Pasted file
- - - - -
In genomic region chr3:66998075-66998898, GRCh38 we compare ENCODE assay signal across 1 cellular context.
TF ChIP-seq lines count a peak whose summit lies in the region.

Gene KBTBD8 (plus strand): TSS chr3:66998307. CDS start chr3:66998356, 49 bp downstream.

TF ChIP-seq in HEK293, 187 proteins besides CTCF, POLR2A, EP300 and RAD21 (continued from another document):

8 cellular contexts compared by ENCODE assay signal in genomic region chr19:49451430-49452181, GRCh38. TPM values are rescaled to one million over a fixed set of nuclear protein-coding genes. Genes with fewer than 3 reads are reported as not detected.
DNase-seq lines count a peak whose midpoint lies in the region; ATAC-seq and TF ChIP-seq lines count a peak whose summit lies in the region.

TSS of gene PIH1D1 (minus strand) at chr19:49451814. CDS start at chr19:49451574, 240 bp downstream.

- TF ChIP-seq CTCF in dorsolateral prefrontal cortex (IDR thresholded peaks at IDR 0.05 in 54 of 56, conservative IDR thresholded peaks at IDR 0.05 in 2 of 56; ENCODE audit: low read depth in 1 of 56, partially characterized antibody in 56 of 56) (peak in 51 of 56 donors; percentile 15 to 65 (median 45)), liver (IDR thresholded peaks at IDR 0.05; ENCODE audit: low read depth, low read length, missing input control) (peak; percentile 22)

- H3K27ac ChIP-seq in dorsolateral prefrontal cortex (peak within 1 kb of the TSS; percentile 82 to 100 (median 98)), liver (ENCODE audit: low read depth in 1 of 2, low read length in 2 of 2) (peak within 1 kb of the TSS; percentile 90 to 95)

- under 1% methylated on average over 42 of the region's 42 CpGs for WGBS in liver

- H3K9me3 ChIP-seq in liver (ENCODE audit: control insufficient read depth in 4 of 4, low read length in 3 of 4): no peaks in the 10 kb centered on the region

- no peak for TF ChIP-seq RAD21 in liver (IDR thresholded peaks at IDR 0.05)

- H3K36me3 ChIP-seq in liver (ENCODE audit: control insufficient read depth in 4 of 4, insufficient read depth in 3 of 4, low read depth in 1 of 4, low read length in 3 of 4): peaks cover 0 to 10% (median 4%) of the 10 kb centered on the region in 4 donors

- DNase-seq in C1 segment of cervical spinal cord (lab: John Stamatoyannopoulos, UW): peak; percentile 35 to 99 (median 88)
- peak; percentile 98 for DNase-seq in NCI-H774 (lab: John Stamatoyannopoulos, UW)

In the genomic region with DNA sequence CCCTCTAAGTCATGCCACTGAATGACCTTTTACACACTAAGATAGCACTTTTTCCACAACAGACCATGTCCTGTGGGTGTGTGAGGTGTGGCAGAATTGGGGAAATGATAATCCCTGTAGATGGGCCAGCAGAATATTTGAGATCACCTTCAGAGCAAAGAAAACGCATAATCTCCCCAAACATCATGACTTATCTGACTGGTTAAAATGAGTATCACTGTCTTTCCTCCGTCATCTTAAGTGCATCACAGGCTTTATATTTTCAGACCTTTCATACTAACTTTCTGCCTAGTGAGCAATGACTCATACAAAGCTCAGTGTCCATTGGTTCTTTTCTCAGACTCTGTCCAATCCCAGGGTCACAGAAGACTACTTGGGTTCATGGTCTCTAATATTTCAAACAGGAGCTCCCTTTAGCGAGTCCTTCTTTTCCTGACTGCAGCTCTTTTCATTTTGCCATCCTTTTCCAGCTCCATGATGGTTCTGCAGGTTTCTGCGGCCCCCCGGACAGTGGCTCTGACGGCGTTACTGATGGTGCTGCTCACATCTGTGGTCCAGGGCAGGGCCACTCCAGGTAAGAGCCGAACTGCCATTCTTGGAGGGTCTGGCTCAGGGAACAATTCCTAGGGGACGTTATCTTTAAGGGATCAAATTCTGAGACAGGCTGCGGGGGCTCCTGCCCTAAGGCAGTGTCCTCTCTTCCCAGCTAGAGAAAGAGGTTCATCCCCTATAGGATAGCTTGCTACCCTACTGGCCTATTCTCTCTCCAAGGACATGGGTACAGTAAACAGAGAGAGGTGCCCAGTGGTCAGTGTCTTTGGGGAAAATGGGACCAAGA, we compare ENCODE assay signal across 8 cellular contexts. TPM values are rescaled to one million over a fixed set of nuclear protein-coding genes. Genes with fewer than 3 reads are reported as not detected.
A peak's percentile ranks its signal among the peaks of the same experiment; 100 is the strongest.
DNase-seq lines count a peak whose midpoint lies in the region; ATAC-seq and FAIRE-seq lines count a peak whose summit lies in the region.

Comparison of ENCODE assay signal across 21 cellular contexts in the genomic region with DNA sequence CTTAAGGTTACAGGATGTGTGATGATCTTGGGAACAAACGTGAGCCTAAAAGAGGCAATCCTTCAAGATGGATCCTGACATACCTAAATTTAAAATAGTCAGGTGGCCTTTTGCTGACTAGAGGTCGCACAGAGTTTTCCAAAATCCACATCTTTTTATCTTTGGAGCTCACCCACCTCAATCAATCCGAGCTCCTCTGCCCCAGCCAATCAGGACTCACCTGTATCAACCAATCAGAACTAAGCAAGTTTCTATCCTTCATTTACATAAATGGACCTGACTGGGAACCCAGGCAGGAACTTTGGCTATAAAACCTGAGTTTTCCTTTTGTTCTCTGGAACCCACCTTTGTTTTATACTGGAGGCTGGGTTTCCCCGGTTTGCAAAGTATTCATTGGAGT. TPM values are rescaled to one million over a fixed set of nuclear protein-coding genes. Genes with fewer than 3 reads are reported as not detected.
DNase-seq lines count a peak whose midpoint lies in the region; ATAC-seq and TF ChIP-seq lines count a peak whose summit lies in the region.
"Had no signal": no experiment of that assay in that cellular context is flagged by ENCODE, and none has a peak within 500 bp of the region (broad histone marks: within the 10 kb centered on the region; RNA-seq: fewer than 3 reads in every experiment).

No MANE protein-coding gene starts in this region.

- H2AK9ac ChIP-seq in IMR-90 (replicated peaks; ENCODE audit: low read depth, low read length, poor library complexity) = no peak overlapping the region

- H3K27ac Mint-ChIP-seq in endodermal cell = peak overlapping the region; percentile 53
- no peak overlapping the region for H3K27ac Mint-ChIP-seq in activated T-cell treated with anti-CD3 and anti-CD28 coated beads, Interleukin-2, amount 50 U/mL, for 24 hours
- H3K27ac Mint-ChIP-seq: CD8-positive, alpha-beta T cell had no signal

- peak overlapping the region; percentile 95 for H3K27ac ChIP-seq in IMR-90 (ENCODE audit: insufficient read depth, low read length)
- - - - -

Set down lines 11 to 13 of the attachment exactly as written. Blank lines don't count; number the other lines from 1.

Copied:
- H3K9me3 ChIP-seq in liver (ENCODE audit: control insufficient read depth in 4 of 4, low read length in 3 of 4): no peaks in the 10 kb centered on the region

- no peak for TF ChIP-seq RAD21 in liver (IDR thresholded peaks at IDR 0.05)

- H3K36me3 ChIP-seq in liver (ENCODE audit: control insufficient read depth in 4 of 4, insufficient read depth in 3 of 4, low read depth in 1 of 4, low read length in 3 of 4): peaks cover 0 to 10% (median 4%) of the 10 kb centered on the region in 4 donors